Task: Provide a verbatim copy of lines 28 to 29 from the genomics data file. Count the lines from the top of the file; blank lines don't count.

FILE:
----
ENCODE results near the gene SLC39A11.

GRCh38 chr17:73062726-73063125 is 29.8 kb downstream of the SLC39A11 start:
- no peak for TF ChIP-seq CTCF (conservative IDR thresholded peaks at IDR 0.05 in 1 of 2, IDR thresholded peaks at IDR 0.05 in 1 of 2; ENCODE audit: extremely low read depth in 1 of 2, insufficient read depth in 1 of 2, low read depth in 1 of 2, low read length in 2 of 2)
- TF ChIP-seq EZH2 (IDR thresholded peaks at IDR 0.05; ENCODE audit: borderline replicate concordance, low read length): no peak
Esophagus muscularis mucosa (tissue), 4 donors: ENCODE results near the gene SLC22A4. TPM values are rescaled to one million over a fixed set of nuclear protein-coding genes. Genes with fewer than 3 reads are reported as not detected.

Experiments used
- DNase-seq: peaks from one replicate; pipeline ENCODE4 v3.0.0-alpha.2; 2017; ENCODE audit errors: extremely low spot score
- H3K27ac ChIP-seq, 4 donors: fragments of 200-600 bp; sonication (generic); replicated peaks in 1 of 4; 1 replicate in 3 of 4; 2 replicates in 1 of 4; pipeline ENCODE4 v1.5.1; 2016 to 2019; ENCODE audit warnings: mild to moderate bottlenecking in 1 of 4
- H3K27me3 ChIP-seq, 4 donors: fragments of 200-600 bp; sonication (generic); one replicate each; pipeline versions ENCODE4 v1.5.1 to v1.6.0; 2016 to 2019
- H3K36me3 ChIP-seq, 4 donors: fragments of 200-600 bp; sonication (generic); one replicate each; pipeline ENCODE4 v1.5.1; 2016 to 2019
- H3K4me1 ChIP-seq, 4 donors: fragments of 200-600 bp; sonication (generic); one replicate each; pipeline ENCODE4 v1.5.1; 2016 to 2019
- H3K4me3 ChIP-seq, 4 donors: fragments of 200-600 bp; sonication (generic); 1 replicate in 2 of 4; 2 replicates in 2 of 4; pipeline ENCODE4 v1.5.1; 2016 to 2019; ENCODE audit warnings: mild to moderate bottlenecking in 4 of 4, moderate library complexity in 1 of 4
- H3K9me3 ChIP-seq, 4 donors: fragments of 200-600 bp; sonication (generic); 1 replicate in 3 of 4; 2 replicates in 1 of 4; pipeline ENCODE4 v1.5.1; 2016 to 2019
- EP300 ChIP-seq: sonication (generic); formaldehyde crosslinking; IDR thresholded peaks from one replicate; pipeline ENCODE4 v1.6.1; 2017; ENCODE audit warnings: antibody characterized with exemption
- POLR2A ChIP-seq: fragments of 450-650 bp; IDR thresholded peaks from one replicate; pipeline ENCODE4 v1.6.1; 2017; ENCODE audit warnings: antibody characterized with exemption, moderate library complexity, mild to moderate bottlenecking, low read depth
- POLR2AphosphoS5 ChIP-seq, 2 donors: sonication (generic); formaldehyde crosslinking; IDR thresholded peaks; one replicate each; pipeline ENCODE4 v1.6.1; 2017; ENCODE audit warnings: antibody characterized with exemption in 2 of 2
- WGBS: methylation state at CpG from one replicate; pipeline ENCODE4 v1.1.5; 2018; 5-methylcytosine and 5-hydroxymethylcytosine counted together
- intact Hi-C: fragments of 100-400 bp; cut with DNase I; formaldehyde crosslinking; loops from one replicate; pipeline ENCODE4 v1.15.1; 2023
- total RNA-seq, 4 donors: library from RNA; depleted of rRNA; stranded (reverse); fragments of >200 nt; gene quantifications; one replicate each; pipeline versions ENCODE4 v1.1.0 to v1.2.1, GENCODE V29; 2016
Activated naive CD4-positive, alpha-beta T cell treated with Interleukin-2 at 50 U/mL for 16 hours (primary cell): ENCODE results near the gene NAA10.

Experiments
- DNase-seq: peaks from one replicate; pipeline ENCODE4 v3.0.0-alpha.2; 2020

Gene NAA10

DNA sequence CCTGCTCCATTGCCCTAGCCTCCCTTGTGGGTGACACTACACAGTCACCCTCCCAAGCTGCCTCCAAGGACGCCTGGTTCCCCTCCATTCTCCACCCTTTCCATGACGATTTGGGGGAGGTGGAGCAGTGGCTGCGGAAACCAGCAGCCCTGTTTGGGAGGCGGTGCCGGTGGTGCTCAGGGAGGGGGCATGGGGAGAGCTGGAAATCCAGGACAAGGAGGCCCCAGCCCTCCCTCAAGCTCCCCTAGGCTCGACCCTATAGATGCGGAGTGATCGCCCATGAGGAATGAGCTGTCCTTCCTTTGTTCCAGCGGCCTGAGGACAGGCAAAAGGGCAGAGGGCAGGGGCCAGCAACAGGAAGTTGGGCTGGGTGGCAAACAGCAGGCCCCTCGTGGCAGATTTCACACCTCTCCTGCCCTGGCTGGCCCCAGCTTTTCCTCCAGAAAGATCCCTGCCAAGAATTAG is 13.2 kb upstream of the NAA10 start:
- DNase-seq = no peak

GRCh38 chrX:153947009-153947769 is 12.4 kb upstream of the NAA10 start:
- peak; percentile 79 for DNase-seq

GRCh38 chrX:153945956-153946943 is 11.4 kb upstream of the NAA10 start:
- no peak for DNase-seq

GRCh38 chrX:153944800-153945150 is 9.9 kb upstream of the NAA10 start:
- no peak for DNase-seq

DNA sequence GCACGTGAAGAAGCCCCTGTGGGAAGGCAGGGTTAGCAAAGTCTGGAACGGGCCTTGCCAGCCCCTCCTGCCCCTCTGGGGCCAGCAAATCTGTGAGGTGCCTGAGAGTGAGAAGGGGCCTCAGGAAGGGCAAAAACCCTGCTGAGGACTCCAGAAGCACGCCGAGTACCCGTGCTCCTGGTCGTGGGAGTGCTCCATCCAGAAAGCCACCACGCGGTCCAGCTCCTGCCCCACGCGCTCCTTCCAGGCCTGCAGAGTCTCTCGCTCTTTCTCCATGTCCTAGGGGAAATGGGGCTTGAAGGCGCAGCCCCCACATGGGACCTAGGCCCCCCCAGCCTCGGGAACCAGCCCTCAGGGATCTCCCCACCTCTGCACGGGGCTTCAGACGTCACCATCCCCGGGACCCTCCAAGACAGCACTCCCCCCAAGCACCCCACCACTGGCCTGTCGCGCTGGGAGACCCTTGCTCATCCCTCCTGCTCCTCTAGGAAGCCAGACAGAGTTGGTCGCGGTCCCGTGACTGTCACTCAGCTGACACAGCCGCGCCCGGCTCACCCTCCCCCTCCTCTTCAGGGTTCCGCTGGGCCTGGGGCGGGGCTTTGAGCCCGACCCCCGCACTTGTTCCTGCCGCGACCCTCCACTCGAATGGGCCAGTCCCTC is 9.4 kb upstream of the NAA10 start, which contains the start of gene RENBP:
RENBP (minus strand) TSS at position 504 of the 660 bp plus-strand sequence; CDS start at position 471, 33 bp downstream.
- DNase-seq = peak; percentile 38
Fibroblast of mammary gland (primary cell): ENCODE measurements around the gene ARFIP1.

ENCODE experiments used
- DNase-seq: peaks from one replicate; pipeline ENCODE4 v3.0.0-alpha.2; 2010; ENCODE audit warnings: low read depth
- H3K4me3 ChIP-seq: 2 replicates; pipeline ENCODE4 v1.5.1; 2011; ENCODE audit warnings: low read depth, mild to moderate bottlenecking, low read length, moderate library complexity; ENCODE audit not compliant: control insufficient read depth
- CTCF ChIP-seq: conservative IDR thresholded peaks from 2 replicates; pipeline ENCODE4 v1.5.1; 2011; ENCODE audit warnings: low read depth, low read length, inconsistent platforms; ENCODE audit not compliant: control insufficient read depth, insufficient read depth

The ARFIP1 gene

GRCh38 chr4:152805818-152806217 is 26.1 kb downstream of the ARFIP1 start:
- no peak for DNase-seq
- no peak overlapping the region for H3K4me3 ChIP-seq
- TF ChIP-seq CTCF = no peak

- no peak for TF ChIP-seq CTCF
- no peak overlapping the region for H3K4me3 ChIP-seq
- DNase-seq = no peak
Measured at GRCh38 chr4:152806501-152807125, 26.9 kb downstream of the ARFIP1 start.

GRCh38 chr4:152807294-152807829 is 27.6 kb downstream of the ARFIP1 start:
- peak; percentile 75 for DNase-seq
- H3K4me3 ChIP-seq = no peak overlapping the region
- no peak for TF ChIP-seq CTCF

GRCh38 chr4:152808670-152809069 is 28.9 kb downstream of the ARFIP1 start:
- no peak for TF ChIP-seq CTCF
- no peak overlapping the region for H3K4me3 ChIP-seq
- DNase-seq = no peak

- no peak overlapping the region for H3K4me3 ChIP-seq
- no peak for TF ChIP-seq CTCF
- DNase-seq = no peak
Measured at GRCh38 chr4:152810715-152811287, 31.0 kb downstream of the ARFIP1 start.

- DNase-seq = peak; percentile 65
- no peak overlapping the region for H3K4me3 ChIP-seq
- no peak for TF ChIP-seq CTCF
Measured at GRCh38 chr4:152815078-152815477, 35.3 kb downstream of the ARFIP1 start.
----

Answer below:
GRCh38 chrX:153945956-153946943 is 11.4 kb upstream of the NAA10 start:
- no peak for DNase-seq